YOUR editorial on Tuesday refers to the King’s Cross redevelopment as “a triumph” [“King’s Cross success”, April 23]. Some of us who have lived in or worked around King’s Cross for decades take a different view.
The development led to some poorer residents losing their homes. Some small local businesses, which served the community, were forced out to make way for others that are of little use to many locals (even if they could afford to use them).
In addition, there was the loss of a large area of publicly owned land which could, and should, have housed much-needed public infrastructure but was given over to shops for the environment-destroying elite and offices owned by billionaires.
If this all was a triumph, it was a triumph for the supporters of a society that makes the poor poorer and the rich richer — and one that has lost any sense of what it means to be part of a community.
Like you, I have known the King’s Cross area for many years. By any measure the transformation from the squalid, run-down wasteland of old is nothing less than remarkable. Should we not be celebrating the fact that global brands such as Google, Facebook and Nike want to move there?
But it is not all big business. In 2011 Central Saint Martins College of Art and Design chose to relocate to King’s Cross. The publicly owned land you refer to had been abandoned for decades and left to the junkies and prostitutes that made King’s Cross so notorious. Lewis Cubitt’s magnificently refurbished station is now a place to enjoy, not somewhere to scuttle through with your head down.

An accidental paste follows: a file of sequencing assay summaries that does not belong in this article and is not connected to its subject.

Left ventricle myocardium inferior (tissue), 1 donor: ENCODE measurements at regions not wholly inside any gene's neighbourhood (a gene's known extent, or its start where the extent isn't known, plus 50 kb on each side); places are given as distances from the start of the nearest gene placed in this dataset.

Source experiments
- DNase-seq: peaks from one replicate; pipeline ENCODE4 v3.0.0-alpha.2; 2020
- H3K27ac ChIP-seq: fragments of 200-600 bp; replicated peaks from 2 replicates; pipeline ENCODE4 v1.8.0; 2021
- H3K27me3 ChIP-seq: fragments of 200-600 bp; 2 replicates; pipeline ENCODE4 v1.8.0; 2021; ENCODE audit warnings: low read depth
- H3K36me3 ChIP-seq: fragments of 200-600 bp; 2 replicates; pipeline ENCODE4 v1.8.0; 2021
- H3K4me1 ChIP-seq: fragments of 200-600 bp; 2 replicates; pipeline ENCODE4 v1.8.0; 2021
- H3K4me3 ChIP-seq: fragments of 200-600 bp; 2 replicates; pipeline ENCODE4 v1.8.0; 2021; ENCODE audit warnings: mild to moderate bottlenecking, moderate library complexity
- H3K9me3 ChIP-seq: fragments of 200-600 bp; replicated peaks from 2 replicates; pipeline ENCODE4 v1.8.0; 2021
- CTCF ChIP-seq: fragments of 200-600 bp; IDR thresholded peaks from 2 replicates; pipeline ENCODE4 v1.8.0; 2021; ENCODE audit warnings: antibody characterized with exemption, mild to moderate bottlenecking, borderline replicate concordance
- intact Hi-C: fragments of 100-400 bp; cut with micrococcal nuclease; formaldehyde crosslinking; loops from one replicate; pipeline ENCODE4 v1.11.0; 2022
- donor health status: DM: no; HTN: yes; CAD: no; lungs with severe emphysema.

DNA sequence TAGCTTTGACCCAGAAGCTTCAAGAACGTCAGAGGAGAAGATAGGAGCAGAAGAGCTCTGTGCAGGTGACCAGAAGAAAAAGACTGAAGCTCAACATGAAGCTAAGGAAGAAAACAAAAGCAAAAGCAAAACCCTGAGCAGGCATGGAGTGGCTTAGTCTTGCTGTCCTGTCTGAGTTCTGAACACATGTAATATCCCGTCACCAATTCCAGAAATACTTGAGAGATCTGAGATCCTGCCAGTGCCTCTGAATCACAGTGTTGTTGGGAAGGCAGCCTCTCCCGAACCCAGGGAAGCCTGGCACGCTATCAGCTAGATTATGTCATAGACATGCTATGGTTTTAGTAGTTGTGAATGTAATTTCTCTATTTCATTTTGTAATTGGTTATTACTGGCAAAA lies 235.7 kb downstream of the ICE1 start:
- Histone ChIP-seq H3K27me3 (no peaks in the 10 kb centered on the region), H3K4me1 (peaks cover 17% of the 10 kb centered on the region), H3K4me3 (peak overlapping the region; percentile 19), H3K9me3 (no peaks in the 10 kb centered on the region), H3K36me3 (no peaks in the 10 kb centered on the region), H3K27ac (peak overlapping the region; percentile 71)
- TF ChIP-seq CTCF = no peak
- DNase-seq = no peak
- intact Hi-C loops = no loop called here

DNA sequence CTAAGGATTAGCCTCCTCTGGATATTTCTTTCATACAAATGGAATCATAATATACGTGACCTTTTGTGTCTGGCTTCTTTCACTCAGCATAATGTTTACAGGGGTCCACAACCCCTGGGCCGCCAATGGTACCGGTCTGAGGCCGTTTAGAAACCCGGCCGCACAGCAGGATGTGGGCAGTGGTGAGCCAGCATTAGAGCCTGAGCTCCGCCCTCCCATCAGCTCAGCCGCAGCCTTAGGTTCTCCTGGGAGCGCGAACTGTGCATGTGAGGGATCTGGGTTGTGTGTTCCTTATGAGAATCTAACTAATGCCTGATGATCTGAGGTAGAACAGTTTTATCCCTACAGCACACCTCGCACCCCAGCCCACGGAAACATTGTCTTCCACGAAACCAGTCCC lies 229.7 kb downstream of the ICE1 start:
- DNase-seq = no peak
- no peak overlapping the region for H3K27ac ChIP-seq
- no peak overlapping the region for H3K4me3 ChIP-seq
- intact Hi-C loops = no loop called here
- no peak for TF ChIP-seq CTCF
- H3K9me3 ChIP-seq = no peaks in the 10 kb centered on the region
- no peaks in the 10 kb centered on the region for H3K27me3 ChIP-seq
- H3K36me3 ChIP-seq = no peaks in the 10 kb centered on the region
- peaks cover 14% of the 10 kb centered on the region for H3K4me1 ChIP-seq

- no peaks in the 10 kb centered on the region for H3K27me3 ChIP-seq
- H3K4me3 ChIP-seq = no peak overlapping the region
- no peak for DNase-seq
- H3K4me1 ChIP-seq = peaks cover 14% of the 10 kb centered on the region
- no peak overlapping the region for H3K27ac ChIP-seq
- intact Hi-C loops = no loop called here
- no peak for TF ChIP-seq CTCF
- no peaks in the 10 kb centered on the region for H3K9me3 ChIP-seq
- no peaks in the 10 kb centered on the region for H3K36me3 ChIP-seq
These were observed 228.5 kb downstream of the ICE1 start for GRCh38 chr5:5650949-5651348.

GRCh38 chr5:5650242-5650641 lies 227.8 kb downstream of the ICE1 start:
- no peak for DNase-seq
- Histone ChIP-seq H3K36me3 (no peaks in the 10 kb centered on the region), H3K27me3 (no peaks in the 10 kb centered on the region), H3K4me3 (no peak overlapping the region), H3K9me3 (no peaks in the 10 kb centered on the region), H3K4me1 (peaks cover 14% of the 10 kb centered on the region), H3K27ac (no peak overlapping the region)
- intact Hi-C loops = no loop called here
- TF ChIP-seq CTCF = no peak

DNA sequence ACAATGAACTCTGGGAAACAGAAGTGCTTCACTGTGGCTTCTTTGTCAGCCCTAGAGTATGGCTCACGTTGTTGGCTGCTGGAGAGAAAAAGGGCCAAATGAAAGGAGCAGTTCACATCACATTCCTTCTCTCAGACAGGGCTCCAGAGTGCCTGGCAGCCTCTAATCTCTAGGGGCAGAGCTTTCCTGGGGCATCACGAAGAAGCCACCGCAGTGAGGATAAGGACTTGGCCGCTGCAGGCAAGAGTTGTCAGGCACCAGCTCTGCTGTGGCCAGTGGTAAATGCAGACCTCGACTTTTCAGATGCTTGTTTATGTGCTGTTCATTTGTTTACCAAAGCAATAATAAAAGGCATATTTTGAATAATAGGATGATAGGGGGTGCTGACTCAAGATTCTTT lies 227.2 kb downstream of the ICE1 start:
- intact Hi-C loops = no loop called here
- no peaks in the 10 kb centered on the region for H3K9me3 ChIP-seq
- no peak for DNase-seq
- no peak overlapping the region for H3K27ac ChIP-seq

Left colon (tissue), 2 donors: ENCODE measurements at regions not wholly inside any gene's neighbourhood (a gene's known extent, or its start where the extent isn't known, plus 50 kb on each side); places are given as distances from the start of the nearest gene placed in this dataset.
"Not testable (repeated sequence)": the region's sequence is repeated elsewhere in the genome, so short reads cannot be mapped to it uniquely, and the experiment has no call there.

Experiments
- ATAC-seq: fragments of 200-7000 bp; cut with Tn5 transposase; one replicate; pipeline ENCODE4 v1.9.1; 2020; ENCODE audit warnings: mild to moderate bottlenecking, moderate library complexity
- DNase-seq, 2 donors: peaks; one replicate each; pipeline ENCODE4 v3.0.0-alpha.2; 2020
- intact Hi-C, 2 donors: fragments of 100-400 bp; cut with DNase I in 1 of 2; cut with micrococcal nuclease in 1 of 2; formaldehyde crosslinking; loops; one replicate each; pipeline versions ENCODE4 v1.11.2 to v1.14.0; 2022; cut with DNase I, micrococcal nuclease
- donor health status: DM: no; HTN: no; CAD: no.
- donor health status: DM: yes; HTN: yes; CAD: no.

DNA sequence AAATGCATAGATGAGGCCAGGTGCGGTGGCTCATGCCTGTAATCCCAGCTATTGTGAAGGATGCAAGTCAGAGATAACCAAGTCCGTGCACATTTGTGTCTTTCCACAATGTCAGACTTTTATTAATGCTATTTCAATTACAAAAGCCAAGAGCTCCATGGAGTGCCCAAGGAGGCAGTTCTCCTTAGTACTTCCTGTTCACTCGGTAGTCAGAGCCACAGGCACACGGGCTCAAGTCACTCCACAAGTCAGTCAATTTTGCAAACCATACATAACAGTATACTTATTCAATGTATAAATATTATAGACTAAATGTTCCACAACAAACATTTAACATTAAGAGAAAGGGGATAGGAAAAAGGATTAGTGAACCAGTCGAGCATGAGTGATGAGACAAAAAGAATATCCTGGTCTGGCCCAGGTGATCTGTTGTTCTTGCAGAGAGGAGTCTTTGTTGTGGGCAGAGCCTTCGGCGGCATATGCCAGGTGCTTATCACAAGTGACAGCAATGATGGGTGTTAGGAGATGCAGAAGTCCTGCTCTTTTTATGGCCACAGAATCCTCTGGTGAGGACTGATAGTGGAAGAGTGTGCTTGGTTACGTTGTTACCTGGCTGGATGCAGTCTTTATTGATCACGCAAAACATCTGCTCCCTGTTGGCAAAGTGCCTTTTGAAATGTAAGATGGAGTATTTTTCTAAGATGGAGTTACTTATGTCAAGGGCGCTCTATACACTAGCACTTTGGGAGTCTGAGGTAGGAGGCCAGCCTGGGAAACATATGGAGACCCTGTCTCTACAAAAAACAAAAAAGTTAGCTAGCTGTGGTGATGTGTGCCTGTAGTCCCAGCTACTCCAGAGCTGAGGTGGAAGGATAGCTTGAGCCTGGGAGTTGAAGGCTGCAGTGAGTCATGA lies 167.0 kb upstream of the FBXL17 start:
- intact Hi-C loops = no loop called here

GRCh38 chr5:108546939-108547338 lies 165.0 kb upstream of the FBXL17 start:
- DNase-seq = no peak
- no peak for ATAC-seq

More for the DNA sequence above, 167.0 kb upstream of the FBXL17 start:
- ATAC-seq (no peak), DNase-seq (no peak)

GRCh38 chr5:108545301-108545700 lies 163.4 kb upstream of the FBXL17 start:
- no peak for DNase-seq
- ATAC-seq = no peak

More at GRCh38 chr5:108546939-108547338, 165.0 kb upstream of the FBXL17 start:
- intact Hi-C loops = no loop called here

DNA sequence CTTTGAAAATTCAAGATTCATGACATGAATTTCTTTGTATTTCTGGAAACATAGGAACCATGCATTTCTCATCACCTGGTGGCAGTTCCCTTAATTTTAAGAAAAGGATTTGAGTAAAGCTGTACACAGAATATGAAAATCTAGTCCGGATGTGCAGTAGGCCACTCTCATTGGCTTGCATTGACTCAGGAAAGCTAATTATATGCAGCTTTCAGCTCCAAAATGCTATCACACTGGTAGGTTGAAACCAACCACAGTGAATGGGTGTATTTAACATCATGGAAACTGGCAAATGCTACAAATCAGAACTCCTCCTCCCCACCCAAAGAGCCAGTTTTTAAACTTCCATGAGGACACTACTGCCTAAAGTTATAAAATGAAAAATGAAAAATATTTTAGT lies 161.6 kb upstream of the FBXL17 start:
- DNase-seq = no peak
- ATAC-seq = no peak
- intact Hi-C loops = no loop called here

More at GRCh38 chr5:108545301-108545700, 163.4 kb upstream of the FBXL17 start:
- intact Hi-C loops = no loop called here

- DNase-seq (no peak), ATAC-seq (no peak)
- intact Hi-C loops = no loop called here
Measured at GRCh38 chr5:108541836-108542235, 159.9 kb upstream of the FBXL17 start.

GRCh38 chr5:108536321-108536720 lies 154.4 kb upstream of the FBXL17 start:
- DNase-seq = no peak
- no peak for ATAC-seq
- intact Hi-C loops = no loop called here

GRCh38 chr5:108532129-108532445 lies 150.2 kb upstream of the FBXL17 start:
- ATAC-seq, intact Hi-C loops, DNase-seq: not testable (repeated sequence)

The wonderful Victorian industrial buildings behind the station that were once fenced off and crumbling are restored and enjoyed by thousands of Londoners every day.
We should all surely be proud of a regeneration that rightly sets a benchmark all over the world. It is hard to think of any other urban renewal that is more deserving of being described as “a triumph”.
Jonathan Prynn, Consumer Business Affairs Editor
Climate protests cannot be ignored
As ONE of more than 1,000 Extinction Rebellion peaceful arrestees, I want to explain why we felt we had to step outside the law to tell the Government to speed up radically the civilisational changes that are necessary for our survival.
Seven months ago, the UN Secretary General said unless humanity started cutting carbon emissions radically within two years we faced extinction from runaway climate breakdown.
London is at the heart of a fossil-fuel expansion. If that money was invested in a zero-carbon economy, it could help save humanity and nature.
We regret the inconvenience that our protests have caused some Londoners but millions recognise it is insignificant compared to the dire consequences of the climate and ecological emergencies.
Theresa May must declare a climate emergency and work with the media to inform the public of the crisis we face. Our children’s survival depends on our success.
Keep journeys dry
I AGREE with Laura Weir [“Is a tipple on the train really so bad?”, April 23]. Having a “sly snifter” can be very pleasant on a long and boring public transport journey. But where do you draw the line? I’ve experienced, as have many, others boarding public transport, drinking, then being loud and abusive to passengers and staff. I applaud TfL for its anti-booze law.